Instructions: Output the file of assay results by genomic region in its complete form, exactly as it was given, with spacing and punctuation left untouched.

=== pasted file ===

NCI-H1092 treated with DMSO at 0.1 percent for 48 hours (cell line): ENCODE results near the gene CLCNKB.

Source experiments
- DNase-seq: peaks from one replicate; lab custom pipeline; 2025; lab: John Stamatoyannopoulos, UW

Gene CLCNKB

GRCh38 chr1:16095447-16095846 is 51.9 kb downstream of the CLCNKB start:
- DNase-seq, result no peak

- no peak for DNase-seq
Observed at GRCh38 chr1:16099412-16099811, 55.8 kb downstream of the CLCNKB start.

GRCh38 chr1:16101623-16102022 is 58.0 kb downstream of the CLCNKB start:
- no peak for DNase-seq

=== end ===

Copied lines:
NCI-H1092 treated with DMSO at 0.1 percent for 48 hours (cell line): ENCODE results near the gene CLCNKB.

Source experiments
- DNase-seq: peaks from one replicate; lab custom pipeline; 2025; lab: John Stamatoyannopoulos, UW

Gene CLCNKB

GRCh38 chr1:16095447-16095846 is 51.9 kb downstream of the CLCNKB start:
- DNase-seq, result no peak

- no peak for DNase-seq
Observed at GRCh38 chr1:16099412-16099811, 55.8 kb downstream of the CLCNKB start.

GRCh38 chr1:16101623-16102022 is 58.0 kb downstream of the CLCNKB start:
- no peak for DNase-seq